Chances are, he’s not even going to notice that your dramatics are just that. Most men still assume the female orgasm works just like theirs. “Men have a very hard time faking an orgasm, and their bodies react differently to vaginal intercourse, allowing them to climax the vast majority of the time. Women, however, are not always guaranteed an orgasm without additional clitoral stimulation.” According to recent studies, fewer than 25 percent of women are able to climax from penetration alone.
Faking orgasms deprives you from receiving pleasure and your partner from knowing how to turn you on and touch you just right. “If you’re faking your enjoyment, you’re not being authentic during a sexual encounter, and research consistently finds that authenticity is a key component of great sex.” Eventually, this can lead to resentment in your relationship, if your partner is orgasming all the time and you never do.
That said, it’s a difficult lie to fess up to without breaking your partner’s trust. It can be “really damaging to someone’s self-esteem” to think they’ve been authentically connecting and pleasing you during intimate moments, only discover the opposite is true. So, the great cycle of faking is born.
How to break the news without breaking up
What started as a little white lie is now an elaborate charade. So, how do you begin experiencing orgasmic sexual pleasure without hurting your partner’s feelings?
All the experts actually recommend you don’t start with the most direct approach. If you just lay it out there and state that you haven’t been orgasming, your partner will likely take it as a betrayal — feeling misled is an even harder pill to swallow than the ego bruise.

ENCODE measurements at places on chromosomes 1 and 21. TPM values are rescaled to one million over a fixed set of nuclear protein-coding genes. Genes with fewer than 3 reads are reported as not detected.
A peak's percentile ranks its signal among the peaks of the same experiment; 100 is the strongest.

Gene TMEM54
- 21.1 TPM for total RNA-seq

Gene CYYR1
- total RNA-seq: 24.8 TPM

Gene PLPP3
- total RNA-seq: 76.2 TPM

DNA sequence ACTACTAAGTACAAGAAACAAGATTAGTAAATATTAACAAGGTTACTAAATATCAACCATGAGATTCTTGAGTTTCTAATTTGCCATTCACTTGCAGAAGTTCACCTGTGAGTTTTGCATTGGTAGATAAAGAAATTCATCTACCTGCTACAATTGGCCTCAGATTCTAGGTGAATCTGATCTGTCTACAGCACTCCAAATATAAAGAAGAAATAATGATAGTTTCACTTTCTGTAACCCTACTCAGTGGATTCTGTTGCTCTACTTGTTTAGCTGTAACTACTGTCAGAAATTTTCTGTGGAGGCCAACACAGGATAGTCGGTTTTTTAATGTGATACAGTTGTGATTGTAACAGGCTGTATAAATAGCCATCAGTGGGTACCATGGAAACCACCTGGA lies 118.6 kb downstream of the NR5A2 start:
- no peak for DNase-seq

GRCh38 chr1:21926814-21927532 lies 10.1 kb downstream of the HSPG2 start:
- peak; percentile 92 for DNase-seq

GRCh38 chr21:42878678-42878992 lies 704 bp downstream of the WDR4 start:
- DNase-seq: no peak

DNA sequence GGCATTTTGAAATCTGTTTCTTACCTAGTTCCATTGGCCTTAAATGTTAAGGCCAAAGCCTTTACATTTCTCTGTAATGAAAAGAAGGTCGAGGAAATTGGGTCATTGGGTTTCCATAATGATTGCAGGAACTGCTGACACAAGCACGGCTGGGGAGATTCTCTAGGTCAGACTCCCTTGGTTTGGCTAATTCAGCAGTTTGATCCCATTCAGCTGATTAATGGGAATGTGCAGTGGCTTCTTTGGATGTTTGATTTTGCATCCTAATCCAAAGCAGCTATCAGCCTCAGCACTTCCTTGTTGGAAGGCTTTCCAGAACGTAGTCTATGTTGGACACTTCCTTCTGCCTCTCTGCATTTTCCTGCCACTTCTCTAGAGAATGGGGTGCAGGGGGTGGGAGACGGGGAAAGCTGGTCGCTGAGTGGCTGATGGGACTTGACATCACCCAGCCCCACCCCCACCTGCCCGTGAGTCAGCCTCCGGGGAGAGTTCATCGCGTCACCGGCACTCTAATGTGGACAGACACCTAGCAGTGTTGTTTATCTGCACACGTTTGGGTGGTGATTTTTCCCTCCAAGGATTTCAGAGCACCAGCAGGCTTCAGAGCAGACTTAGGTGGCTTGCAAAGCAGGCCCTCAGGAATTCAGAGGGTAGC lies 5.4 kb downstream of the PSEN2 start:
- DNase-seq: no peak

Instead, start with research. To be a top-notch teacher, you’re going to need to become the foremost expert on what it takes for you to come. Experimenting with different types of stimulation — without a focus on reaching orgasm — will not only make you a better coach, it’ll likely rev your sex drive altogether, as a result improving your sexual experience within your relationship. According to a study, even just taking time to think sexy thoughts can release testosterone, increasing desire.
Next, suggest a new approach to sex with your partner, expanding your repertoire and slowing things down. Instead of wondering why it’s suddenly taking you so much longer to come, your partner may be intrigued by the idea of exploring together. “Say you’ve read that you need more clitoral stimulation to have even stronger orgasms, and it might take a while to really get there,” sex therapist suggests. “Try the 20:20 approach, which is 20 minutes of foreplay, slowly removing clothes and warming up, along with 20 minutes of direct clitoral stimulation to reach climax.”
Use some gentle, in-bed guidance while you experiment together. Focus on your experience of sexual sensations. “Pay more attention to what you like, and what isn’t working so well, and then use positive reinforcement accordingly.” If your partner does something that actually feels good, tell them directly. With words! “Like, ‘It feels great when you touch me like that, coupled with nonverbal indicators like moaning or heavy breathing. “If they start doing something you don’t like, guide them back to the sexual activity that was working for you.”
If your partner isn’t picking up on your cues, though, you may need to be more direct outside of the bedroom; after all, they either didn’t notice that you’ve been faking it all this time or they don’t care, which is worse. Rather than using the phrase “faking it,” you might choose to say that you feel like you’re not reaching your full sexual potential. “Approach the conversation, not by stating your partner has been doing something wrong this entire time,” but from a place of wanting their help to make things better between you sexually.
Often women are surprised by their “very patient and supportive partners, who are eager for them to work toward their sexual goals.” But if they’re not open to feedback, or you cannot communicate about sex, you have to ask yourself whether this is the right partner for you. Because even worse than feeling perpetually unsatisfied in bed is discovering that your partner doesn’t care that you are.
*Names have been changed.